High Stakes, High ABV
Looking back at Short’s Imperial Beer Series
By Karl Klockars | March 11, 2023
“I wanted to create something that was extraordinary.”
That’s how Joe Short, founder of Short’s Brewing, describes the beers he crafted for their famed Imperial Beer Series, the collection of 13 craft beers released in 2007 that put Short’s—and the northern Michigan beer scene—on the global map.
It was in the early days of the American craft beer renaissance, and just a couple of years into the existence of the company, when Short came up with the idea for the series.
“It was a pretty ambitious project, [and] I knew that my time physically brewing beer was limited,” Short says. His beer was beginning to get a toehold in Michigan’s brewery landscape thanks to his flagship IPA, Huma Lupa Licious, but “because we are in such a remote area, we needed something that set us apart, something that would give people a reason to explore and seek us out,” he says. “I felt like I needed to really swing for the fences.”
That project started with a plan to brew a different imperial beer per month and concluded with an epic beer dinner at the end of the year, though the series became a baker’s dozen of extreme beers. (“There’s 13 because I brewed an extra just in case one didn't turn out,” Short says.)
The series required brewing over 200 gallons per month, as well as labeling and filling up to a thousand bottles by hand. Those 750ml bottles ended up carrying the Short’s name throughout America as aficionados and tourists took them home and even shipped them internationally to friends abroad who needed to try the boundary-shattering beers coming out of Bellaire, Michigan.
“The ones that went overseas were the ones that blew my mind the most,” Short says. “People would send us photos or write us notes saying that they were traveling abroad and went to a beer bar and saw a lone bottle of Ginger in the Rye or Peaches & Creme.”
And for a beer program that produced some of the craziest beers on earth (at the time), there was one simple rule Short followed through the entire process: “I really tried to make sure we were at least 8 percent ABV,” he says. Beyond that, as you’ll see below, the only limitations were those of imagination and fermentation.
The imperial series was also, fiscally speaking, something of a moonshot. “We didn’t have any financial resources. I think we made $25,000 or $30,000 that year and I spent it all on glass and labels,” Short says with a laugh. “You dream big and you try to make it work. I just knew that the payoff wasn’t going to be until way later—and by ‘later’ I didn’t mean like, 10 years away later, I meant like at the end of the year I thought I was gonna sell all these beers. It really took two or three more years to sell all these beers—no one was buying a case of these things.”
We recently sat down with Short for a look back on the entire series and to hear some of the origin stories and behind-the-scenes tales that went into every single beer in the series—many of which are still being brewed to this day. Here, in Short’s words, is the tale of each beer.
Spruce India Pilsner
The inspiration was largely drawn from historical, early colonial brewing. As the pilgrimage was underway, settlers were building churches and breweries, and the Native Americans had shown them their tips and tricks for their own fermented beverages. And so they would use things like corn and spruce.
That first batch was done with old-growth pine. We clipped the tips in the winter time so they were all hard and crunchy—they probably didn’t have as much residue or oil in there as new growth would, but we emulsified it with the liquid wort and fermented it like normal. Let’s say it accomplished all of my personal objectives, but the beer itself was super polarizing, especially for newcomer craft beer enthusiasts back then.
Peaches & Creme
[This] one wasn’t necessarily like a beer of inspiration, it was more like a beer of technical components that sounded good, you know? The first two times [I made this], I did it with fresh peaches that Leah [Joe’s wife] and I had peeled by hand, and then we left for a weekend. I came back to check on it, and it [had gone] lactic—I’m sure that would have been a great sour beer.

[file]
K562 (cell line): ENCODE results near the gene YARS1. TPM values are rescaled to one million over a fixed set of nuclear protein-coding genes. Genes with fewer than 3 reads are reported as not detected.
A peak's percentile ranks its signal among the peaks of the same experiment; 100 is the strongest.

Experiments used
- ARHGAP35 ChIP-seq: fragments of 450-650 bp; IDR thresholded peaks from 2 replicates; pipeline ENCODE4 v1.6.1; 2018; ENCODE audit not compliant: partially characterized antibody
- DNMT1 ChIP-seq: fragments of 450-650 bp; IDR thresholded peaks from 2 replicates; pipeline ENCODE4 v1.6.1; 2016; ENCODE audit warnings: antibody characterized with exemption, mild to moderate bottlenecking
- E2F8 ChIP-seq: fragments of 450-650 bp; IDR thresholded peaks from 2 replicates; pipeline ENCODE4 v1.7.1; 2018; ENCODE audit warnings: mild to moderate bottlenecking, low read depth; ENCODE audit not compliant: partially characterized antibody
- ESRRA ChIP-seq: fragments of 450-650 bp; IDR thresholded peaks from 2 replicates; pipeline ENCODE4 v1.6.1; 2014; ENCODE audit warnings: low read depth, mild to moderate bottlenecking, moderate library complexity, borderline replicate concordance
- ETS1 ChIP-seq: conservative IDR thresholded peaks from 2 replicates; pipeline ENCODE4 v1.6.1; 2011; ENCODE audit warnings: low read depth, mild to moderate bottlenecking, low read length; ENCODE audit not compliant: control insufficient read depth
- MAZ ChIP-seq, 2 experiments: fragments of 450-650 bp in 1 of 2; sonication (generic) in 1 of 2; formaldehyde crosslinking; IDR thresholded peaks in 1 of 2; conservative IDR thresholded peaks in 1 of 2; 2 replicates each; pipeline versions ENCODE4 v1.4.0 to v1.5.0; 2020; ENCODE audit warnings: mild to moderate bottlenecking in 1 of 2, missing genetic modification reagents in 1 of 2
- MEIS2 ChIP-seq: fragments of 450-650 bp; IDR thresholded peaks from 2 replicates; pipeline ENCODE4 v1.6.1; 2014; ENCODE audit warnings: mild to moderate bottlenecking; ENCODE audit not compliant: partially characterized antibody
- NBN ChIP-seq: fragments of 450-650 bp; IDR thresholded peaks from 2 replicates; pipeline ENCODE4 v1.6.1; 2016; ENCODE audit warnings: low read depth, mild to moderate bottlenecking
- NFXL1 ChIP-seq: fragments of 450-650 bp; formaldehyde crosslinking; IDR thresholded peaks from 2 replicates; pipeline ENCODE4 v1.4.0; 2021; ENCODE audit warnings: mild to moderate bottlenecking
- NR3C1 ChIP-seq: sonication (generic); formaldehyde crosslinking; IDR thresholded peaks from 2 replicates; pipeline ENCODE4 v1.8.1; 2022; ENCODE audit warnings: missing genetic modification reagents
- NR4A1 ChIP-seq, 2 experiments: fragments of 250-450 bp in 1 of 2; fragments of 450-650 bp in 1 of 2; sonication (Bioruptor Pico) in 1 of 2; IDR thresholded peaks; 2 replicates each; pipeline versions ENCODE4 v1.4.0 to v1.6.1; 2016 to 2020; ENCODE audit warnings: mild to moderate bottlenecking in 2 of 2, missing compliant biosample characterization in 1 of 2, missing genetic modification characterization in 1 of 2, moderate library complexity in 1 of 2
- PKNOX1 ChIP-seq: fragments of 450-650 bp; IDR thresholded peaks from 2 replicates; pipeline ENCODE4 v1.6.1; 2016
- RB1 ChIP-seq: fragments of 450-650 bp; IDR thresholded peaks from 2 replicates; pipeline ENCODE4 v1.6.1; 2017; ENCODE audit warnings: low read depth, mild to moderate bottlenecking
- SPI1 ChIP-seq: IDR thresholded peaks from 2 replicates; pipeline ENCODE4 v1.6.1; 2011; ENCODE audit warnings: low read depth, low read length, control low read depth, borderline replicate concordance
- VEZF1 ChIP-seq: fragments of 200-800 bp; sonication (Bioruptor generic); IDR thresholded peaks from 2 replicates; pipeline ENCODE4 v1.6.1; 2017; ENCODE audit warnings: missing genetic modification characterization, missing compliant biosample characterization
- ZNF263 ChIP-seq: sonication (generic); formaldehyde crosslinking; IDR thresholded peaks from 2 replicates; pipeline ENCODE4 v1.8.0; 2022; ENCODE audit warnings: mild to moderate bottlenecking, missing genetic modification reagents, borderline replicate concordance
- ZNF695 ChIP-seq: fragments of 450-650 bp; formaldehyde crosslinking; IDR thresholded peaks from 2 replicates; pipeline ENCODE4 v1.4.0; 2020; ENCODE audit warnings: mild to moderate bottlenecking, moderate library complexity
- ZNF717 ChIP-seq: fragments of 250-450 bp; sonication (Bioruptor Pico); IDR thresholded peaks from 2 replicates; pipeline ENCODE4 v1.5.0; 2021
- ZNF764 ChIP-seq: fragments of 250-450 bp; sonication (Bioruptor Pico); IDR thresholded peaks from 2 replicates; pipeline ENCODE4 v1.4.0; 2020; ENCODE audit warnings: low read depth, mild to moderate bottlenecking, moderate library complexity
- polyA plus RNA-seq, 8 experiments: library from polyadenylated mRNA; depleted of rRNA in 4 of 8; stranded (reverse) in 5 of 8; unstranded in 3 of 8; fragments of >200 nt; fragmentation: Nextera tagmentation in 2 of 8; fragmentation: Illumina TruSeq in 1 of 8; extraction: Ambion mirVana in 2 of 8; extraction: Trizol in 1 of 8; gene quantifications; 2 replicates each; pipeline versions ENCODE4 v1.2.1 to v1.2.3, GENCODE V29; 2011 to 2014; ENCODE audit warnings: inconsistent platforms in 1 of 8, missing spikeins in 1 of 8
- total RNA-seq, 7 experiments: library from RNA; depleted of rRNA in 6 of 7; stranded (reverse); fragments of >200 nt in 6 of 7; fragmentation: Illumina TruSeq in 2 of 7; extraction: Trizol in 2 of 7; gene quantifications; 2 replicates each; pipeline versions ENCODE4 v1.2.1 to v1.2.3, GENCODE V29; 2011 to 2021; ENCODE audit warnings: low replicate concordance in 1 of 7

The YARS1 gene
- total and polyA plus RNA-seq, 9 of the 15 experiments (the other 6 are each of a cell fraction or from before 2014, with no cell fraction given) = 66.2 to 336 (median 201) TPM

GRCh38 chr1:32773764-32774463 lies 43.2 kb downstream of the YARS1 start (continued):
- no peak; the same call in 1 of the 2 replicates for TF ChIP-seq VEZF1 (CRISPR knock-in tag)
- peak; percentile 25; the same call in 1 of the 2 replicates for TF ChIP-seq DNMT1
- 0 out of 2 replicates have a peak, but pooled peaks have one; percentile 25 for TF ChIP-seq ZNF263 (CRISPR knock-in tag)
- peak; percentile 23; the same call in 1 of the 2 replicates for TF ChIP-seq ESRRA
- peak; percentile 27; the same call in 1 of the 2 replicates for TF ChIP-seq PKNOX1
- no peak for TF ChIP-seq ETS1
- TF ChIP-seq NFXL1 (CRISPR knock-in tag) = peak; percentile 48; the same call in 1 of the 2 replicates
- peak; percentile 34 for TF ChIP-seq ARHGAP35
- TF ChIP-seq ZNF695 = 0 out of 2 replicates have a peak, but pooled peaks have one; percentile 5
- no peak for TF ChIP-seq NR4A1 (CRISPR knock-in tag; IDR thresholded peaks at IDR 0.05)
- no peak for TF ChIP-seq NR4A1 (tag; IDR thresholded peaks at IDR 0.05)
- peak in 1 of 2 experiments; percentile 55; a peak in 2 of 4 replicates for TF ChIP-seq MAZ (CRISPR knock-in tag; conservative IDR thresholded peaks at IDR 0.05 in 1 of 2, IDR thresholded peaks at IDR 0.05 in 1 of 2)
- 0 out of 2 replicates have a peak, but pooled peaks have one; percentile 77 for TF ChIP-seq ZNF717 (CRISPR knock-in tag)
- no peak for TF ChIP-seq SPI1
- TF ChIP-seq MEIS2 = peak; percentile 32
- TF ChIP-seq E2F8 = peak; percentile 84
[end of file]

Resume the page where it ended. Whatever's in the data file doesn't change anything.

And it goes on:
I finally caved and bought IQF [individually quick frozen] peaches which were easier to process and easier to keep sterile versus the fresh whole ones that were probably full of so much bacteria. I think the music prevalence in craft beer is just as important as the beer itself, so having the Peaches & Creme inspired by a Beck song just kind of helps tie that thing together in a nice little bow.
It’s pretty boring. Actually, the best part about that beer is the story about the publican, or the tavern keepers, or the purveyors of public houses. The publican is essentially the bartender at a portside tavern, and porter also was a style that was born from mixing fresh beer and stale beer together. I don’t even think roasted grains came until later. But I did want to do a stylistically accurate porter, but then I wanted to bump the alcohol to make it imperial. So that’s really the best, straightforward porter recipe that basically just amplified the alcohol in it.
Growing up in the bar scene, I first learned that people would pour tomato juice in a Miller Lite or a Bud Light. I thought that was odd, but it wasn’t uncommon, so I filed that away in my memory bank. That’s definitely the most technically advanced brew of the mix—something truly experimental and imperial. So being a big Bloody Mary fan, I sort of reverse-engineered a Bloody Mary into a beer.
We used Roma tomatoes, blanched them all, pulled the skins, and then emulsified them in five-gallon buckets until they were all poured into the fermenter. Once the beer was close to being done, I pulled a couple of gallons out to use for the spice, and that’s where I added the horseradish, the peppercorn, the celery seed, and the fresh dill. [Then] I sterilized it in just a small solution of the beer itself and then poured that back into the fermenter. And it did turn out really good. That one is really a technical masterpiece.
I don’t know why I decided sunflower seeds went with honey, but I had read a lot about honey and mead, and there’s a lot of powerful elements of honey. I think the “Abnormal Genius” name was taken out of a kind of a conversation I’d had with somebody about my thought process [and] how it doesn’t make a lot of sense if you hear me talk about it. But then, after you see and experience the result, it makes sense to you—so I coined that “the abnormal genius approach.”
This was just a combination of being inspired by all the powerful properties of honey and then balancing that with something else that would also make it like a golden ale made sense. So you have the sweet and then sort of the salty and the nutty part of the beer … but it definitely was not my favorite beer.